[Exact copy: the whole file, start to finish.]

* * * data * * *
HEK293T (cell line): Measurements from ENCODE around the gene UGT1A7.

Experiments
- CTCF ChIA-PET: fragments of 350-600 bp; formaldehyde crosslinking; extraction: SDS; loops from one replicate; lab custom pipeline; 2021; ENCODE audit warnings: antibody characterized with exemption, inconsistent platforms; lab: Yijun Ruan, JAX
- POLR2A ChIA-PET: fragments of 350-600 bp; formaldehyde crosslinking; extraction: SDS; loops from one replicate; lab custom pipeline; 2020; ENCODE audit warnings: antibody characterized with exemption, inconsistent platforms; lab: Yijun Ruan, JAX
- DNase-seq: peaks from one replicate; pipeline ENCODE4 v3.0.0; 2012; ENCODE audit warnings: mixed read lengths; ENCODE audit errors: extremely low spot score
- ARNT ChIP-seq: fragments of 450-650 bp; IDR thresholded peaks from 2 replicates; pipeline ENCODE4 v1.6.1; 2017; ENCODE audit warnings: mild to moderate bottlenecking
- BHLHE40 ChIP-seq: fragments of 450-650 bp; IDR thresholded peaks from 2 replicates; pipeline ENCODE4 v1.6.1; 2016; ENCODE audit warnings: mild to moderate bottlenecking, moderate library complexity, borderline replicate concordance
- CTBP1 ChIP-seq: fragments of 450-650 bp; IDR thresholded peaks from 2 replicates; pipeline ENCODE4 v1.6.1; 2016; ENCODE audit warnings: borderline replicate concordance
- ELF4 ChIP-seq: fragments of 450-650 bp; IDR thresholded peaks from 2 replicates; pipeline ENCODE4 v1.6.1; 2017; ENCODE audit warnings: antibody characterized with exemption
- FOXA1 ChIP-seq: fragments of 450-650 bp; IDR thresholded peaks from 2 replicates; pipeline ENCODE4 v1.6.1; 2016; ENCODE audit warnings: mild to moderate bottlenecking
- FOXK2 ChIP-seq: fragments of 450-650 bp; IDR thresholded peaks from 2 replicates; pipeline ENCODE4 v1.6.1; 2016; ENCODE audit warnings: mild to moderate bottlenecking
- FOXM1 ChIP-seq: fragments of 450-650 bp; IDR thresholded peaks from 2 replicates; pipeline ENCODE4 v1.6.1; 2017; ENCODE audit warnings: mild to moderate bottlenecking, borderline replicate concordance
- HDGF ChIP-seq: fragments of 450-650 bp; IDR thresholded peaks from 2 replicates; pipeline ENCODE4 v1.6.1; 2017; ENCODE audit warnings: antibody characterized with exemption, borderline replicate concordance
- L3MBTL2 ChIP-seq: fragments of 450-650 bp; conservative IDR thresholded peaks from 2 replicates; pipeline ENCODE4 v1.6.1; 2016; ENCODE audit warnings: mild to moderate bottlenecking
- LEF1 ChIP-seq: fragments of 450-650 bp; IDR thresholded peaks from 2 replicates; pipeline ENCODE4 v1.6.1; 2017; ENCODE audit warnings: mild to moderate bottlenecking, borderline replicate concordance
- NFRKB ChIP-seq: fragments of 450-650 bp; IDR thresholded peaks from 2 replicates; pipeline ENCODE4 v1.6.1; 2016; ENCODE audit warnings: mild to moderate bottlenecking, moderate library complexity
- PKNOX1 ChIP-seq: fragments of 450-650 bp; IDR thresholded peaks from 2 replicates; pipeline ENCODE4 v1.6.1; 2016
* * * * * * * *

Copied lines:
HEK293T (cell line): Measurements from ENCODE around the gene UGT1A7.

Experiments
- CTCF ChIA-PET: fragments of 350-600 bp; formaldehyde crosslinking; extraction: SDS; loops from one replicate; lab custom pipeline; 2021; ENCODE audit warnings: antibody characterized with exemption, inconsistent platforms; lab: Yijun Ruan, JAX
- POLR2A ChIA-PET: fragments of 350-600 bp; formaldehyde crosslinking; extraction: SDS; loops from one replicate; lab custom pipeline; 2020; ENCODE audit warnings: antibody characterized with exemption, inconsistent platforms; lab: Yijun Ruan, JAX
- DNase-seq: peaks from one replicate; pipeline ENCODE4 v3.0.0; 2012; ENCODE audit warnings: mixed read lengths; ENCODE audit errors: extremely low spot score
- ARNT ChIP-seq: fragments of 450-650 bp; IDR thresholded peaks from 2 replicates; pipeline ENCODE4 v1.6.1; 2017; ENCODE audit warnings: mild to moderate bottlenecking
- BHLHE40 ChIP-seq: fragments of 450-650 bp; IDR thresholded peaks from 2 replicates; pipeline ENCODE4 v1.6.1; 2016; ENCODE audit warnings: mild to moderate bottlenecking, moderate library complexity, borderline replicate concordance
- CTBP1 ChIP-seq: fragments of 450-650 bp; IDR thresholded peaks from 2 replicates; pipeline ENCODE4 v1.6.1; 2016; ENCODE audit warnings: borderline replicate concordance
- ELF4 ChIP-seq: fragments of 450-650 bp; IDR thresholded peaks from 2 replicates; pipeline ENCODE4 v1.6.1; 2017; ENCODE audit warnings: antibody characterized with exemption
- FOXA1 ChIP-seq: fragments of 450-650 bp; IDR thresholded peaks from 2 replicates; pipeline ENCODE4 v1.6.1; 2016; ENCODE audit warnings: mild to moderate bottlenecking
- FOXK2 ChIP-seq: fragments of 450-650 bp; IDR thresholded peaks from 2 replicates; pipeline ENCODE4 v1.6.1; 2016; ENCODE audit warnings: mild to moderate bottlenecking
- FOXM1 ChIP-seq: fragments of 450-650 bp; IDR thresholded peaks from 2 replicates; pipeline ENCODE4 v1.6.1; 2017; ENCODE audit warnings: mild to moderate bottlenecking, borderline replicate concordance
- HDGF ChIP-seq: fragments of 450-650 bp; IDR thresholded peaks from 2 replicates; pipeline ENCODE4 v1.6.1; 2017; ENCODE audit warnings: antibody characterized with exemption, borderline replicate concordance
- L3MBTL2 ChIP-seq: fragments of 450-650 bp; conservative IDR thresholded peaks from 2 replicates; pipeline ENCODE4 v1.6.1; 2016; ENCODE audit warnings: mild to moderate bottlenecking
- LEF1 ChIP-seq: fragments of 450-650 bp; IDR thresholded peaks from 2 replicates; pipeline ENCODE4 v1.6.1; 2017; ENCODE audit warnings: mild to moderate bottlenecking, borderline replicate concordance
- NFRKB ChIP-seq: fragments of 450-650 bp; IDR thresholded peaks from 2 replicates; pipeline ENCODE4 v1.6.1; 2016; ENCODE audit warnings: mild to moderate bottlenecking, moderate library complexity
- PKNOX1 ChIP-seq: fragments of 450-650 bp; IDR thresholded peaks from 2 replicates; pipeline ENCODE4 v1.6.1; 2016